GM to Significantly Cut North American Vehicle Production Due to Chip Shortage

John Gress | Reuters
  • General Motors said Thursday it's adding or extending downtimes at eight plants in the U.S., Canada and Mexico.
  • Impacted vehicles include GM's full-size and midsize pickup trucks, Chevrolet Blazer, GMC Terrain, among others.

DETROIT – General Motors is once again significantly cutting production at its North American plants due to the semiconductor chip shortage, signaling the global parts problem remains a serious issue for the automotive industry.

The automaker said Thursday it's adding or extending downtimes at eight plants in the U.S., Canada and Mexico. Most of the new cuts are for two weeks, while production of its Silverado 1500 and Sierra 1500 full-size pickups in Indiana and Mexico is expected to resume after a week of downtime starting Sept. 13.

Other vehicles impacted by the new production cuts range from its Chevrolet and GMC midsize pickups and vans in Missouri to the Chevrolet Trailblazer in Mexico and crossover production across North America.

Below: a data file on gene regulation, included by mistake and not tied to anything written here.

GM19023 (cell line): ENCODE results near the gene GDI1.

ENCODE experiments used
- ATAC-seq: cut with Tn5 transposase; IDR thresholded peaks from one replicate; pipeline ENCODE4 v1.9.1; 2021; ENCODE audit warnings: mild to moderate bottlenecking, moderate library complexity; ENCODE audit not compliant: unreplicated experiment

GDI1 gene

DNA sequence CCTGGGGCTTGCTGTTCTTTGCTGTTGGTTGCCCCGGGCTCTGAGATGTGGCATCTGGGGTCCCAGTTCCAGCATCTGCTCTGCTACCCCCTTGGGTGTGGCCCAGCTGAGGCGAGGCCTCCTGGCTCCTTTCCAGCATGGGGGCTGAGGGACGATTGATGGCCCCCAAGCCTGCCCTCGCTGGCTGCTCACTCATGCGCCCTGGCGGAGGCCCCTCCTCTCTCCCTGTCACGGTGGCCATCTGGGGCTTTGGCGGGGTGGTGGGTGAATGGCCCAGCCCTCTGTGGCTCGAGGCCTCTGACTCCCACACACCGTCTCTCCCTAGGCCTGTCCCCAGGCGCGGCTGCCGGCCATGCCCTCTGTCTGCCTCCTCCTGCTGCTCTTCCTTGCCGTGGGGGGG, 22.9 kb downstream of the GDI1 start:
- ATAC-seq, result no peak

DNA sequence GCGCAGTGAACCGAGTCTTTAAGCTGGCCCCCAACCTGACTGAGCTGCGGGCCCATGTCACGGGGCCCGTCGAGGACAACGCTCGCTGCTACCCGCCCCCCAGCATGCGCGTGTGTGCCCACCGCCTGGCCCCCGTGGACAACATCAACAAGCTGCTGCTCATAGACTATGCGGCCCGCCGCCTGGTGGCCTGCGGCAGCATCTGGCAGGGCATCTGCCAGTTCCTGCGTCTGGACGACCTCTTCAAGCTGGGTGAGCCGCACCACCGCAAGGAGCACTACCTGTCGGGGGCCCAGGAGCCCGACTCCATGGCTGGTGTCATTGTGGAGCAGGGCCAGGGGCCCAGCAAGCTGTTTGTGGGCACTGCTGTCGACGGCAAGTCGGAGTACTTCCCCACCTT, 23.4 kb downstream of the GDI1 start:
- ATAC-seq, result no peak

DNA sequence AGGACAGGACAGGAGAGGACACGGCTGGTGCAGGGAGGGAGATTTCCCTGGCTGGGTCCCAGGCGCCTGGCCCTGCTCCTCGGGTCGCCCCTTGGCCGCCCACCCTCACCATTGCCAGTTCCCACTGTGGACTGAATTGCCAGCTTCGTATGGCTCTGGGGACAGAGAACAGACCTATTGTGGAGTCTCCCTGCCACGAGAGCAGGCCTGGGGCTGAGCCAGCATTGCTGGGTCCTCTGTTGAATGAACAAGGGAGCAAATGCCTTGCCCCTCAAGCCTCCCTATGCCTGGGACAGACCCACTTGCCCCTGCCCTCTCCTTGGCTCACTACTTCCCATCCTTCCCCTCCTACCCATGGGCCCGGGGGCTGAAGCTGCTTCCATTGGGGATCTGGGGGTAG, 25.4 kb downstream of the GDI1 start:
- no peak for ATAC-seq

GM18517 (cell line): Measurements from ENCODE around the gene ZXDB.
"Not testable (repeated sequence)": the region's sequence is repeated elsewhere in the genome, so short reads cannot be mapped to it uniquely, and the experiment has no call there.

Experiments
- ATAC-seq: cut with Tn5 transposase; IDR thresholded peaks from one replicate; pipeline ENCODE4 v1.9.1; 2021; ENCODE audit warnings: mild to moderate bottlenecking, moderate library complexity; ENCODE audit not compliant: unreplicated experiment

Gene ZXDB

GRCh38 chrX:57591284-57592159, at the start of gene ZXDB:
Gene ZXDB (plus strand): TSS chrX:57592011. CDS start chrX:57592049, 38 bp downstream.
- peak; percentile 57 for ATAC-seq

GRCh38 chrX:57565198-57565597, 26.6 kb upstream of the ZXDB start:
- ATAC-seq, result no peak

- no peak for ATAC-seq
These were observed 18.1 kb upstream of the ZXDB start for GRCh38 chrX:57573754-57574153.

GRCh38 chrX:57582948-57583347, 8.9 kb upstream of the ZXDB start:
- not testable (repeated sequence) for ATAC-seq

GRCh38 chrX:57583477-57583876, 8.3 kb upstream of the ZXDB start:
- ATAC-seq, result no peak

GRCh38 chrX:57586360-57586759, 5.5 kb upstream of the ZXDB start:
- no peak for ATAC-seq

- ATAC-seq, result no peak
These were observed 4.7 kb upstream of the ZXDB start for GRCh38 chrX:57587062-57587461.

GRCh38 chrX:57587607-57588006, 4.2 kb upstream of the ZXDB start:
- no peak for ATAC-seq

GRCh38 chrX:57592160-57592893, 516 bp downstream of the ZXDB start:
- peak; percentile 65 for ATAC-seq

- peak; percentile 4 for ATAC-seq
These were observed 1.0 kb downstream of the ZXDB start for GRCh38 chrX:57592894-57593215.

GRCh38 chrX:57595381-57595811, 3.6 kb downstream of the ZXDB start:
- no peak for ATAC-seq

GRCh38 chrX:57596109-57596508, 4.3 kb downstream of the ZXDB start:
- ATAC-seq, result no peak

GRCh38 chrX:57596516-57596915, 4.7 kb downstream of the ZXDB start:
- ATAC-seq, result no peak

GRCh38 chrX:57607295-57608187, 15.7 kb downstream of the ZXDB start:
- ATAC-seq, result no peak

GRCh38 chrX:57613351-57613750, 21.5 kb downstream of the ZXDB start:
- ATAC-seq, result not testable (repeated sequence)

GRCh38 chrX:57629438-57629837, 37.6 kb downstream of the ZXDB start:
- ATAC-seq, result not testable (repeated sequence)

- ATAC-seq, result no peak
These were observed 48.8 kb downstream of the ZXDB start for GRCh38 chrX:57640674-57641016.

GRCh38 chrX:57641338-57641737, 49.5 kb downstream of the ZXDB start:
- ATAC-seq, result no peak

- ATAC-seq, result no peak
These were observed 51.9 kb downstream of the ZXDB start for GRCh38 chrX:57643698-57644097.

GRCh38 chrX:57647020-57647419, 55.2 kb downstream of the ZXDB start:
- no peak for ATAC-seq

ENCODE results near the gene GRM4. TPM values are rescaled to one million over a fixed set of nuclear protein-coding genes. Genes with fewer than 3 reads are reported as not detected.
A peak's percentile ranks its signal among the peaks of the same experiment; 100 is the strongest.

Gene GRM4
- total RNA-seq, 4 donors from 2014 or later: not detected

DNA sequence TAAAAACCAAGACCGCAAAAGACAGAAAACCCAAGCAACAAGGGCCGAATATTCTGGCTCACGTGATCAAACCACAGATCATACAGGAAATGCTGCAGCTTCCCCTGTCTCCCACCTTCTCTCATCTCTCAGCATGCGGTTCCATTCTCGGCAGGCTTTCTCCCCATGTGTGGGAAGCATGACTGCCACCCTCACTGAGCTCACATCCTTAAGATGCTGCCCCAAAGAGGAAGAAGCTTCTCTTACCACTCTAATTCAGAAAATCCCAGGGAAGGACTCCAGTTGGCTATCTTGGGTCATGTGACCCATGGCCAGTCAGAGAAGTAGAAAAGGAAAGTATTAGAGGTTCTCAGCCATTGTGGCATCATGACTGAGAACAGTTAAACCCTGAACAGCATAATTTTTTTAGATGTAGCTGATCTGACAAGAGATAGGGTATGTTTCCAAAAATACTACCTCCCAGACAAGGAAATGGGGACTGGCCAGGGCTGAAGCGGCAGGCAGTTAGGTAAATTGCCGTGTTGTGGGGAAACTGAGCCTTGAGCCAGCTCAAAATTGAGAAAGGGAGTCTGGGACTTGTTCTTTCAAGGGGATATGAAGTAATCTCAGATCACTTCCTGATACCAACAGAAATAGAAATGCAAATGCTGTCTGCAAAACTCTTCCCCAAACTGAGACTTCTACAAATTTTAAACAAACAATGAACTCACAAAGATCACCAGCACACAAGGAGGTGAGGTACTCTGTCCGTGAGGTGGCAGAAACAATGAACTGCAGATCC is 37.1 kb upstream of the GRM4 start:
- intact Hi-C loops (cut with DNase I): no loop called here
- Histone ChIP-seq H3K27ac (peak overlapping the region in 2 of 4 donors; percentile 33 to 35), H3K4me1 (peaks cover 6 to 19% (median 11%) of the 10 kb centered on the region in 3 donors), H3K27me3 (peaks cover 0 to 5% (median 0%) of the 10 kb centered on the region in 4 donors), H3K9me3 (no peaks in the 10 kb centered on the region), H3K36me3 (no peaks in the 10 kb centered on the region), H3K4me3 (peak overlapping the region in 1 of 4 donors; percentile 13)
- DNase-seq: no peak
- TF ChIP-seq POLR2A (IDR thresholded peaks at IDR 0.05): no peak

"Although the situation remains complex and very fluid, we remain confident in our team's ability to continue finding creative solutions to minimize the impact on our highest-demand and capacity-constrained vehicles," the company said in a statement Thursday.

The chip shortage has quickly grown from what many executives expected to be a short-term problem during the first half of the year to one that some anticipate will linger well into 2022.

GM last month said it expected production to be down by about 100,000 vehicles in North America during the second half of the year compared with the first six months. The company does not release production data, but it sold about 1.3 million vehicles during the first half of the year in North America.

Automakers, including GM, have declined to release new forecasts for how much they expect the parts problem to impact earnings due to the volatility of the situation. They previously forecast billions in losses due to the problem, much of which has been offset by record vehicle prices due to the low supply of autos.

The semiconductor chip shortage is expected to cost the global automotive industry $110 billion in revenue in 2021, according to a May forecast from consulting firm AlixPartners. 

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